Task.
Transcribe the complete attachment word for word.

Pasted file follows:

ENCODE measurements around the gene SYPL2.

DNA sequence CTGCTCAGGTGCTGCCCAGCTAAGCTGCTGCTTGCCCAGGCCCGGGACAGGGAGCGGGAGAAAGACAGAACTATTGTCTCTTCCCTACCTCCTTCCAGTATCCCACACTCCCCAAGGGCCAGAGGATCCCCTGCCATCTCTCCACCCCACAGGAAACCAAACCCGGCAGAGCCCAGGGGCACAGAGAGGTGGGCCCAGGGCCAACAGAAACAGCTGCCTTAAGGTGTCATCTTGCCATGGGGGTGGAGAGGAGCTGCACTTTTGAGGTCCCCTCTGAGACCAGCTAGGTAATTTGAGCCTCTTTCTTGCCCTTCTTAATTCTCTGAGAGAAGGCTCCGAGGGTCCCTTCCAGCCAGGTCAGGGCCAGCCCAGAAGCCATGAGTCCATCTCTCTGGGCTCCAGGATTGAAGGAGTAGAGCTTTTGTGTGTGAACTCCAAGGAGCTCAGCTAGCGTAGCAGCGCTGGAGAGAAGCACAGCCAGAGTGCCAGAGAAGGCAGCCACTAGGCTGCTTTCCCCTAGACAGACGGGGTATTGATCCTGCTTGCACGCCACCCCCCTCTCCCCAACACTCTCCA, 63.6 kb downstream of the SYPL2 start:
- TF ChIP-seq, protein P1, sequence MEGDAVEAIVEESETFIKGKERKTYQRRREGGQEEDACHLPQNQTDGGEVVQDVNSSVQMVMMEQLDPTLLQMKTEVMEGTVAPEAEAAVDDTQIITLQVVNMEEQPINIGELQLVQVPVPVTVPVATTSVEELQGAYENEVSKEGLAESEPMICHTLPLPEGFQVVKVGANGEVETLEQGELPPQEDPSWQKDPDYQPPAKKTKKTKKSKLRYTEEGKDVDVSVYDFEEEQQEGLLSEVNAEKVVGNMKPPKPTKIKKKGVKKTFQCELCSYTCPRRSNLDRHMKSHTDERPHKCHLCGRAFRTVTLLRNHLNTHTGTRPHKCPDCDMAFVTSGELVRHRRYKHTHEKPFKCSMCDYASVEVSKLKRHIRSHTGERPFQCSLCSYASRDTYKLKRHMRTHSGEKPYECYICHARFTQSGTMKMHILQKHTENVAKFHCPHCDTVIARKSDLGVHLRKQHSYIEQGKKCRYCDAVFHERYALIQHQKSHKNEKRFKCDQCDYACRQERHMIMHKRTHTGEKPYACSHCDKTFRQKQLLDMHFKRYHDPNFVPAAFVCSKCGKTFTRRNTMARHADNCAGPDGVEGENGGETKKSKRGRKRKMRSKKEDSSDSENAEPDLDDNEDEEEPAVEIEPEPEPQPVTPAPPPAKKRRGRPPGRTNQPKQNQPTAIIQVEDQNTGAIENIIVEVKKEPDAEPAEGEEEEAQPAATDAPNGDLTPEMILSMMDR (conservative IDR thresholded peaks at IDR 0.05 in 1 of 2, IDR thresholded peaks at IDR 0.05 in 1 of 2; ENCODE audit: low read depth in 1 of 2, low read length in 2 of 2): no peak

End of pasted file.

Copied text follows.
ENCODE measurements around the gene SYPL2.

DNA sequence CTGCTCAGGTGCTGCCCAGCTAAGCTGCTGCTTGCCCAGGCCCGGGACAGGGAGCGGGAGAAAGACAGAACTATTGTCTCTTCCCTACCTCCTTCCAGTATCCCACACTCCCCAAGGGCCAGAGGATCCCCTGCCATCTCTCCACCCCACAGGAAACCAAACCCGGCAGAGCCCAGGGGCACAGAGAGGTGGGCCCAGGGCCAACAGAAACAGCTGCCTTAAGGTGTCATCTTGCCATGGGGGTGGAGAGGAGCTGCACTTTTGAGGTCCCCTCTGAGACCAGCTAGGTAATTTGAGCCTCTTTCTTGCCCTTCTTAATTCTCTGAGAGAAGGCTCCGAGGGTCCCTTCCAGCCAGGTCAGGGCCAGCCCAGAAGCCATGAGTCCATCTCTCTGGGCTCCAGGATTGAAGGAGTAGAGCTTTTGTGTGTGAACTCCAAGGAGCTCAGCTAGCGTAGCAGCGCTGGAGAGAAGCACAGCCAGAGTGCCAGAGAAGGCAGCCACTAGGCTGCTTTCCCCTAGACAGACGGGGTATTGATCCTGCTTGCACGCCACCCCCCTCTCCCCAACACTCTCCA, 63.6 kb downstream of the SYPL2 start:
- TF ChIP-seq, protein P1, sequence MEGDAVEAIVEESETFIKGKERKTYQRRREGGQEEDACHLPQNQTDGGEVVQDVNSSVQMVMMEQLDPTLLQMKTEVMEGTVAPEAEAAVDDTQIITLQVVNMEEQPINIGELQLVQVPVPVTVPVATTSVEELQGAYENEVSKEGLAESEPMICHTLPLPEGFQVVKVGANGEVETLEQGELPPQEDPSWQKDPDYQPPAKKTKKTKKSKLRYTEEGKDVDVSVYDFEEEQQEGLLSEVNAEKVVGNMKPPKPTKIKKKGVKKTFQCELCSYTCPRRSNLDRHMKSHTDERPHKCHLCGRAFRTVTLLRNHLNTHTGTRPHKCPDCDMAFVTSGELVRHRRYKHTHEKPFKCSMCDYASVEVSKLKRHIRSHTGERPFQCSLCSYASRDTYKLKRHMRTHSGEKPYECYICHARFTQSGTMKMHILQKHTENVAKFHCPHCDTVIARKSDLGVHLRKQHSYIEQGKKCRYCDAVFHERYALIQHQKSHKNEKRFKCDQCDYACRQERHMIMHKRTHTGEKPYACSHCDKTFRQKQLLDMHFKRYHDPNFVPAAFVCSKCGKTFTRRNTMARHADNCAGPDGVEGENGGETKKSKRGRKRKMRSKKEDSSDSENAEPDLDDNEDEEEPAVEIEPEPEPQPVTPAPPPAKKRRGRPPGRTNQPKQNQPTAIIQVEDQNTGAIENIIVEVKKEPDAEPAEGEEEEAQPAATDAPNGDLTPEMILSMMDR (conservative IDR thresholded peaks at IDR 0.05 in 1 of 2, IDR thresholded peaks at IDR 0.05 in 1 of 2; ENCODE audit: low read depth in 1 of 2, low read length in 2 of 2): no peak